The real solution is here right in front of all of us! There is the money avaliable! Don't fool yourselves. Spread the word!
  10. by   sandygator
    Well after nearly 30 years, I don't wanna be a nurse any more!
    I am burned out, tired and still 15 years short of full retirement because it took me nearly 15 to find my "niche".
    But just to put my 2 cents worth in...I certainly agree that getting people into nursing is NOT the answer. Education incentives will get them there, but it wont keep them. The median age for nurses currently in practice is what? Wake up people! Figure out what needs to change to keep the nurses once they start. (That would be money and I think even more importantly, working conditions)
  11. by   Sleepyeyes
    Youre right but when we use that argument in my city, we get told by our employers & even by the legislators, that the police in this city start at just $32K/yr so 'what are the nurses complaining about'. Starting salary for a new grad ADN here is between $50K - $60K+/yr. Even more for BSN.
    We have to use a different strategy.


    Don't let illogical, irrelevant comparisons shut you up. We are not policemen; nor are we CEO's. But there IS a nursing shortage and it will get worse if we continue to get paid less than we're worth.
  12. by   -jt
    <Wouldn't 100K per Nurse solve the"Nursing Shortage?" >

    I dont think so. We already have that in my city but we still have a shortage. Its not as bad as other places but it does exist and its not all about money because we are well compensated - thanks to 40 yrs of being unionized & negotiating contract improvements. The bedside RN shortage in NYC is about the workplace. My hospital salaries are only mid-level compared to others in my city. Where I work, day shift ADNs with 20 yrs experience as an RN earn $75K, night shift ADN earns $80K. If they have a BA/BS/BSN, MA/MS/MSN, Phd or specialty certifications in any field, they earn a few thousand more. All straight time base. A little OT at my hospital & they can reach 100K easily. At other hospitals around us, they dont even need the OT to earn 100K.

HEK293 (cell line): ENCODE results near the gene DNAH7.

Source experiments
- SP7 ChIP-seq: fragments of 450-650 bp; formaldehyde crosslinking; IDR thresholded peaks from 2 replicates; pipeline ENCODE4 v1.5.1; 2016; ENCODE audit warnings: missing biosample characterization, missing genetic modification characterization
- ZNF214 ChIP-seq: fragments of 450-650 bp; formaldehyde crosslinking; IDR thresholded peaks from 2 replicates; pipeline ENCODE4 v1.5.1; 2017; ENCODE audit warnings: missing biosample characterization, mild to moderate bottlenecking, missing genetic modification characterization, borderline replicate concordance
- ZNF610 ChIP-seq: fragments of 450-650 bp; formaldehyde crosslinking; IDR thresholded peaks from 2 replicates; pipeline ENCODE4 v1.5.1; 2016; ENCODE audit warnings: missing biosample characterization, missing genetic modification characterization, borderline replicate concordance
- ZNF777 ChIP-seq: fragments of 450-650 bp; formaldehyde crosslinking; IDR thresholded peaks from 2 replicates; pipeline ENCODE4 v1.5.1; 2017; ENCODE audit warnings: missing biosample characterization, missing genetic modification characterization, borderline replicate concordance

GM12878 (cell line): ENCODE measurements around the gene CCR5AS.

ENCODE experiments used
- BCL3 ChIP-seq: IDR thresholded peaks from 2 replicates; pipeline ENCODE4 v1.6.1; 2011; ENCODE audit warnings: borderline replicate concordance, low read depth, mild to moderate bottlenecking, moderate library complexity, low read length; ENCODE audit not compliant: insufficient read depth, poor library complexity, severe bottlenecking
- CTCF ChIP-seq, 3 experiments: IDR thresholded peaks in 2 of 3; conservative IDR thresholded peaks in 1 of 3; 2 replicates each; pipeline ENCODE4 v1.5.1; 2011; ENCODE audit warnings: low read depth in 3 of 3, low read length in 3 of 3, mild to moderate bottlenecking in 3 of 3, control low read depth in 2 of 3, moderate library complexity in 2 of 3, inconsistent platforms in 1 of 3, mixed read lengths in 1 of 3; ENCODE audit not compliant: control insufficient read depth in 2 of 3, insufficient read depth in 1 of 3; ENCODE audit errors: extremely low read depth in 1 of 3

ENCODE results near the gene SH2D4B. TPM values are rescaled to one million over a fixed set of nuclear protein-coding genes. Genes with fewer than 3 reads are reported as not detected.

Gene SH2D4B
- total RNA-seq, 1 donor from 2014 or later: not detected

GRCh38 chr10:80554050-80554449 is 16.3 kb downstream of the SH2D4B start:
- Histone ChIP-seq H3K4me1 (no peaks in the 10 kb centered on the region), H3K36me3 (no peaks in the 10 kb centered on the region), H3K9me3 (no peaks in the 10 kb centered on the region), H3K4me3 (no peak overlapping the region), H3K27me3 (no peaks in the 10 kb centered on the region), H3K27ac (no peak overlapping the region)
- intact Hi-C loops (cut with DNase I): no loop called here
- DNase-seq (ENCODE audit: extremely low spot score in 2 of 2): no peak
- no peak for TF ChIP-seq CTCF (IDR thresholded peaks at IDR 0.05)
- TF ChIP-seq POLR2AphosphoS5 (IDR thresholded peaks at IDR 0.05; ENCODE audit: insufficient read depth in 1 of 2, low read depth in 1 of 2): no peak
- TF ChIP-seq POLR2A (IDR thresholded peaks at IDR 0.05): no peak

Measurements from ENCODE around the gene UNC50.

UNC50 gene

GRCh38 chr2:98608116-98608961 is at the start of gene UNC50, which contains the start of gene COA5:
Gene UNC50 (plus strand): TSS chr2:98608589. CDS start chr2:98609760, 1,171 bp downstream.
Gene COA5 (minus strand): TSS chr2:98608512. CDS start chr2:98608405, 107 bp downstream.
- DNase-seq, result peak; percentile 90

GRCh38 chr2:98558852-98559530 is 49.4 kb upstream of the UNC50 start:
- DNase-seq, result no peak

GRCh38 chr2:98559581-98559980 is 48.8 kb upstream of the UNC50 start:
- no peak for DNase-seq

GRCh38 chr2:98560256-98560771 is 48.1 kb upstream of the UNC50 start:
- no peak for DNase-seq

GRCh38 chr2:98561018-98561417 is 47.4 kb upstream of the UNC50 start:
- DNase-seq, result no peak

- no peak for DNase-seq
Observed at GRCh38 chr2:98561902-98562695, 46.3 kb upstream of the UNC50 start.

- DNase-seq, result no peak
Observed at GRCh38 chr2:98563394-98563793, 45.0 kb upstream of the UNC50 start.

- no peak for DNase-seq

Within NYC & now even in Westchester - a suburb north of the Bronx, we have had 100K nurses for a while - since our union contracts provide that we get paid for our years of experience & education. Still some of these hospitals continue to have a shortage of RNs willing to work at the bedside. Remember the old saying: "you cant pay me enough to work in that hell hole"?
    Last edit by -jt on Jun 29, '02
  13. by   HeatherRN
    I don't believe that it is about the money. No amount of money would make me go through what doctors have to endure. My brother is a 5th year ENT resident, married with 4 children and living on 28,000 a year! He will no doubt be compensated once in private practice, but at what price? I spent 4 years, have a BSN (no college debt) and make $28/hr after 10 years, love nursing and have fun every day. My brother has been in "school" for 13 years, has 150,000 of debt and still makes pittence, spends two nights a week with his kids and wife on average and still has call to look forward to!!

    No- the grass is not greener on the other side!